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Cybersecurity M&A shows little sign of fatigue


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Cybersecurity M&A shows little sign of fatigue

Macroeconomic concerns have caused many technology investors to hit the brakes, but cybersecurity M&A has shown little sign of slowing down.

Many cybersecurity stocks have been pressured amid the broader sell-off as the 2022 market correction pressured equities. However, a large number of individual cybersecurity companies are still valued well above market averages, and M&A volumes and values continue to outpace those in most sectors.

The first quarter saw a sharp 26.3% increase in cybersecurity M&A activity year over year. That growth was not against an easy 2021 comparison. The only year of the past five that has seen a decline in activity was 2019, when deals dropped by 2.9% from 2018.

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Several factors have driven the pace of M&A in the sector, not least increasing demand due to new enterprise dynamics catalyzed by the pandemic period. Many enterprises transitioned much of their operations to digital platforms over the past two years. Some of that transition was already part of longer-term digital transformation strategies, and some were in response to new and unforeseen scenarios imposed by the pandemic, like the spike in remote working activity.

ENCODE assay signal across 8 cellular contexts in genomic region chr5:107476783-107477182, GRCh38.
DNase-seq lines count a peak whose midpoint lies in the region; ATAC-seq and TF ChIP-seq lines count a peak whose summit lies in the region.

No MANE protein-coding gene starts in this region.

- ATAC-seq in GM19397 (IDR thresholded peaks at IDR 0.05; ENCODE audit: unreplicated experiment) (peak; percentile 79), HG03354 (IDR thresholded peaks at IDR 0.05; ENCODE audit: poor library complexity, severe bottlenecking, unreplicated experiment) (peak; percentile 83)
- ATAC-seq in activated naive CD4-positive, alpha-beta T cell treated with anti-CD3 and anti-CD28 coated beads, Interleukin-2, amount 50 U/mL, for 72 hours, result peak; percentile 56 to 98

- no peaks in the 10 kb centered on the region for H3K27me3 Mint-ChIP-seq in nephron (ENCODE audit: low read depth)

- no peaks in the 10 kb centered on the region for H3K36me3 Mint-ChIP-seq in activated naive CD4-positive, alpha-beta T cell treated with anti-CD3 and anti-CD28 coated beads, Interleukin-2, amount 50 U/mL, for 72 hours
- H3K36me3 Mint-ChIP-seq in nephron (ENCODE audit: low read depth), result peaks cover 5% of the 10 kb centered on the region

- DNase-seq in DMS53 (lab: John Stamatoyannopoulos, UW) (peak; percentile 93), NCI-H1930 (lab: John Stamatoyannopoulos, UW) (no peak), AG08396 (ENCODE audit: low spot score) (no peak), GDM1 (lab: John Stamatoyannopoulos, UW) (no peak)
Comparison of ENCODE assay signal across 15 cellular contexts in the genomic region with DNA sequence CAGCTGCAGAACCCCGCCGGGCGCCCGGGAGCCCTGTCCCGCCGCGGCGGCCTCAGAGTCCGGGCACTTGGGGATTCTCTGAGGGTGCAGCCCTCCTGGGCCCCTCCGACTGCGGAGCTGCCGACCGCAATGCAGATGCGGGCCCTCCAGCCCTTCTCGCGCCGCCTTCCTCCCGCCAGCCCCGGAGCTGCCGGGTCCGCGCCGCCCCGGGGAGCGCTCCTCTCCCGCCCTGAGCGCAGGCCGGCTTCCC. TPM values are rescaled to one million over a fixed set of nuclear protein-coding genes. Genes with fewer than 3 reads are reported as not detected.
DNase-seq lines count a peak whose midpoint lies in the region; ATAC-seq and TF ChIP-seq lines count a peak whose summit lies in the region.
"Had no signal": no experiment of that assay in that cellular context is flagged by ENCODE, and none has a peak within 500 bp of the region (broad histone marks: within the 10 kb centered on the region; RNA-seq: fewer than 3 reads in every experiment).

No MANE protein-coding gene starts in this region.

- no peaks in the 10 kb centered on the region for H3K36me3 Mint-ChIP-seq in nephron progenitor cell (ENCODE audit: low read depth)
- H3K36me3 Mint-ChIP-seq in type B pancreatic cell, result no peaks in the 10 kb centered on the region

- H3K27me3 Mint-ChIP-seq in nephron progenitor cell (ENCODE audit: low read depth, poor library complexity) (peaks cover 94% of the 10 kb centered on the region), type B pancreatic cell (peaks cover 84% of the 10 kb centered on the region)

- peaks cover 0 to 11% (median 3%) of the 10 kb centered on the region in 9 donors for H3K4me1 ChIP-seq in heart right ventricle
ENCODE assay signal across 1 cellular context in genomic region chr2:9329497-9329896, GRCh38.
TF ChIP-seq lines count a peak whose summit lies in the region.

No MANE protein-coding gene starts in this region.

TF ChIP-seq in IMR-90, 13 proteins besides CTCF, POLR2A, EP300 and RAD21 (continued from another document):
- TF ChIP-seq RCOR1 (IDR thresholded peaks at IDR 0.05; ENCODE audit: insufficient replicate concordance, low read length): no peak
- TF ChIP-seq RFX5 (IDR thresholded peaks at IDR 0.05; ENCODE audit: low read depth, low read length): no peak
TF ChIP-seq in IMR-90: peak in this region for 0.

"I do think fundamentals and all the drivers remain in place," 451 Research analyst Garrett Bekker said.

The shift toward digital has required enterprises to update and expand cybersecurity security investments, which in turn accelerated cybersecurity innovation and consolidation. While the first quarter of 2022 saw many fewer deals with reported terms, deal volumes increased dramatically.

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"Cybersecurity has been a hot investment area for some time, but the pandemic really accelerated interest in the sector," said Merlin Piscitelli, chief revenue officer for Datasite's EMEA region. "Cyber criminals sought to take advantage of this, sometimes even paralyzing critical services and infrastructure."

High-profile cybersecurity breaches have further driven the investment thesis for both enterprise and government. In some cases, government regulators are now mandating certain cybersecurity investments on the part of critical private sectors.

Another driver for cyber M&A is talent acquisition. There are between 2 million and 3 million unfilled cybersecurity positions globally, and some acquisitions are primarily motivated to bring in labor, Bekker and Piscitelli said.

These factors have led some of the highest valuation multiples on the market.

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The 11.6x average cyber M&A deal multiple posted in the first quarter represents a slight retreat from the year-ago period, but is nevertheless about triple the average 3.3x M&A multiple across the technology industry, according to 451 data.

Acquirers include other cybersecurity companies looking to expand, information technology companies looking to secure their non-security products, operating companies outside the technology sector that manage sensitive data and private financial firms, which have moved into the sector en force in recent years.

451 Research is part of S&P Global Market Intelligence.